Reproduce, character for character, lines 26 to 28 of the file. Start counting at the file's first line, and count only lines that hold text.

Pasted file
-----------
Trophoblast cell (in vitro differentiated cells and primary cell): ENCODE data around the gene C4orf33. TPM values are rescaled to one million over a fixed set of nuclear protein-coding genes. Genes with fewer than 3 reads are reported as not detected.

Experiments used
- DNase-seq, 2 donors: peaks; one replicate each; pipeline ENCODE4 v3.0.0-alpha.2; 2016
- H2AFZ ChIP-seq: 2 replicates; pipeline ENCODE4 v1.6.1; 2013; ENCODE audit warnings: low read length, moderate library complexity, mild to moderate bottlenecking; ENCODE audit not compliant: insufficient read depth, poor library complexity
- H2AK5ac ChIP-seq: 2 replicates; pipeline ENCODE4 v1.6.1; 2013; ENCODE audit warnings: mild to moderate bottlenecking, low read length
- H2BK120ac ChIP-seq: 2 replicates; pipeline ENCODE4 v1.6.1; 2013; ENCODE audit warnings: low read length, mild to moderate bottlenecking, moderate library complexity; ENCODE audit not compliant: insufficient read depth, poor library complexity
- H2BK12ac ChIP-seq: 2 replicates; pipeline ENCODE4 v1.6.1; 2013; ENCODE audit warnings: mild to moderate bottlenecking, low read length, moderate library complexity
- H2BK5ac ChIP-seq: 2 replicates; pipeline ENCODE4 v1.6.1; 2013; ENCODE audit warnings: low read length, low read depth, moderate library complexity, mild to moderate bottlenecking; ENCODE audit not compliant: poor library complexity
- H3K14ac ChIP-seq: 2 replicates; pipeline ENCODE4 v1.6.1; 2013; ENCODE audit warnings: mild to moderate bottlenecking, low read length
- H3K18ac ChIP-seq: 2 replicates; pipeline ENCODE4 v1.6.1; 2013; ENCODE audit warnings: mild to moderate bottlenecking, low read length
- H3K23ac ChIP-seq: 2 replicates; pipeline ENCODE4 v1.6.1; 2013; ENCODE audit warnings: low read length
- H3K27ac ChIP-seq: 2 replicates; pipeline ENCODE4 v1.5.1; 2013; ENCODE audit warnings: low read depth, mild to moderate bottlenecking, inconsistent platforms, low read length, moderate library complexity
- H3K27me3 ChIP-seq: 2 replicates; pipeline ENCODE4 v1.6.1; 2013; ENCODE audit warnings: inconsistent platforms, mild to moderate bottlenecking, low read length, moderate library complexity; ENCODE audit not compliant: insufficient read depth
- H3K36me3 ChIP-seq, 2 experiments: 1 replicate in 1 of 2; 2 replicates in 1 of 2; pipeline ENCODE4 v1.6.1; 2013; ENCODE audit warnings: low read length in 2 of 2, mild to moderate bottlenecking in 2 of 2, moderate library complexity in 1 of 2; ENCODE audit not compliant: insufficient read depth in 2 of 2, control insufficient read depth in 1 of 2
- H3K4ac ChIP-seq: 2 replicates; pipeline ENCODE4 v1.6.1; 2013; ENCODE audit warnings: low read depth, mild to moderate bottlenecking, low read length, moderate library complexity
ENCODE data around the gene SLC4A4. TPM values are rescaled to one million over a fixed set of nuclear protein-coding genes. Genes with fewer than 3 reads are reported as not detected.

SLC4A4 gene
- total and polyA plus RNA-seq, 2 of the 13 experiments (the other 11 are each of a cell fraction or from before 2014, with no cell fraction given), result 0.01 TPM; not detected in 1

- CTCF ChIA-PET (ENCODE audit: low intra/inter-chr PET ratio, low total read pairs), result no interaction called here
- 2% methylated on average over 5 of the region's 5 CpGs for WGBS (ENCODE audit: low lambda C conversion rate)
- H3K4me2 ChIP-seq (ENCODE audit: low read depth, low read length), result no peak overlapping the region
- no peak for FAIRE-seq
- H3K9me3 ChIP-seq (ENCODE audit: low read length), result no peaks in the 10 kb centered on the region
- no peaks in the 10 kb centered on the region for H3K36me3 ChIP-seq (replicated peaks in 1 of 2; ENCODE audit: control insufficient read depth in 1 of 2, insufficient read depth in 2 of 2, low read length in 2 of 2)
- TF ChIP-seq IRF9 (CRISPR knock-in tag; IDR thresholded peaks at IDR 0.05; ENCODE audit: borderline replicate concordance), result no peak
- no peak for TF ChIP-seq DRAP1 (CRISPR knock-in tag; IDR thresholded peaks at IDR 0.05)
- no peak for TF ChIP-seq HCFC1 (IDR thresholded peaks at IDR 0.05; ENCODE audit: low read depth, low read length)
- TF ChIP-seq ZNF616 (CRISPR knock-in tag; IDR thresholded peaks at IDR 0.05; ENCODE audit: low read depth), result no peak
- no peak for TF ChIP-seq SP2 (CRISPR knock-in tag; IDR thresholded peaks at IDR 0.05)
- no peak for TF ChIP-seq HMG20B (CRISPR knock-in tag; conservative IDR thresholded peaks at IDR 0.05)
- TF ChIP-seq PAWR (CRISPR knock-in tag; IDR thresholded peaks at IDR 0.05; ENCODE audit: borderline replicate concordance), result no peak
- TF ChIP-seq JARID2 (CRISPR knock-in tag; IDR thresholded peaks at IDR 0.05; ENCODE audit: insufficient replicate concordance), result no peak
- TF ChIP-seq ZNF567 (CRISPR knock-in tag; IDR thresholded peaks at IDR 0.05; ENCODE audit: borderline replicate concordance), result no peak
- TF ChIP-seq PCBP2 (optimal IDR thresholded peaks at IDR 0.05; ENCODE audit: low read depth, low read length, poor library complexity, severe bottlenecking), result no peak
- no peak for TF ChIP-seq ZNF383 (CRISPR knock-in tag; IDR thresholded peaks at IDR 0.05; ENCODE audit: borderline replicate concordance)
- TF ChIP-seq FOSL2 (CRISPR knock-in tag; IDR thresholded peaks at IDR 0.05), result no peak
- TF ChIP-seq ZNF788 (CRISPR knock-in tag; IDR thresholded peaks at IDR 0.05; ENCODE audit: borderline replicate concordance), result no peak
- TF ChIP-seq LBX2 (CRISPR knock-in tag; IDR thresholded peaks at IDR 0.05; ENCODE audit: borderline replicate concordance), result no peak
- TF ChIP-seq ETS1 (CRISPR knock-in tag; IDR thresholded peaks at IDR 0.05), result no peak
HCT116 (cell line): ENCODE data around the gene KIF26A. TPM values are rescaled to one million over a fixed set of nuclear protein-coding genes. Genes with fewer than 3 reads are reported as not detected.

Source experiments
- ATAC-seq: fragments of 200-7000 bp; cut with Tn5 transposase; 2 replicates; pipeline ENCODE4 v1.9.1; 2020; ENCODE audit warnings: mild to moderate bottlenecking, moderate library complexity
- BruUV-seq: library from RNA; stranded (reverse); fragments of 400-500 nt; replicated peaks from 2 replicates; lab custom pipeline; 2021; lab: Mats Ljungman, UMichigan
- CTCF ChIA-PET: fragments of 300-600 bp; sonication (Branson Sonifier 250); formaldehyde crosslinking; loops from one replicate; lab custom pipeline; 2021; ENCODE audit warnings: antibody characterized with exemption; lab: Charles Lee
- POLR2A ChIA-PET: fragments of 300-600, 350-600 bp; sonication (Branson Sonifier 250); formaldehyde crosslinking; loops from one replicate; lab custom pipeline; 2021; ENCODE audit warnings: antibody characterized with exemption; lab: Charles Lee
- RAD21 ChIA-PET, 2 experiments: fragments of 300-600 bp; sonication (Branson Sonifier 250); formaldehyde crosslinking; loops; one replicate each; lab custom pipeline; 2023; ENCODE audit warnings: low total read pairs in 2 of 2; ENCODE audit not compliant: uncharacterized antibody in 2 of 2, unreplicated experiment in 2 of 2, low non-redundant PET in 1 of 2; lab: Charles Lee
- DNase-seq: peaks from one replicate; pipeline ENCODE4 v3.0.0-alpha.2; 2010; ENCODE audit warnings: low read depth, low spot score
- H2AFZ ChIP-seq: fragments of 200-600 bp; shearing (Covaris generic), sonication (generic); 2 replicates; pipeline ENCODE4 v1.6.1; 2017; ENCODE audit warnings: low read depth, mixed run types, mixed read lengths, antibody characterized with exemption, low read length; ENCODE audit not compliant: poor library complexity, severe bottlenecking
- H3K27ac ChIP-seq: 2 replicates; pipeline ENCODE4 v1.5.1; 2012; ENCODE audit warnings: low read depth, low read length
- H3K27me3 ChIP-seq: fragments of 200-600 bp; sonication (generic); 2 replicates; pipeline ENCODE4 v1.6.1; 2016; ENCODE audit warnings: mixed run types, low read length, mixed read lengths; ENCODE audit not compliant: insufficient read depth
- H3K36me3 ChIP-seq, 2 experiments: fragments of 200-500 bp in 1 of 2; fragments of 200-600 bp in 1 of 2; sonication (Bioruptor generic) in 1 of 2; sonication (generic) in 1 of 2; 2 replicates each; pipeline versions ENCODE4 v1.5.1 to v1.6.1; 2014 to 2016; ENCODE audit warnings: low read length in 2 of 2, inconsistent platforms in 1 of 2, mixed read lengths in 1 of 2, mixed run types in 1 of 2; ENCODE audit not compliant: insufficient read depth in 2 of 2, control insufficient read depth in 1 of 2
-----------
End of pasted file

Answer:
- no peak for TF ChIP-seq DRAP1 (CRISPR knock-in tag; IDR thresholded peaks at IDR 0.05)
- no peak for TF ChIP-seq HCFC1 (IDR thresholded peaks at IDR 0.05; ENCODE audit: low read depth, low read length)
- TF ChIP-seq ZNF616 (CRISPR knock-in tag; IDR thresholded peaks at IDR 0.05; ENCODE audit: low read depth), result no peak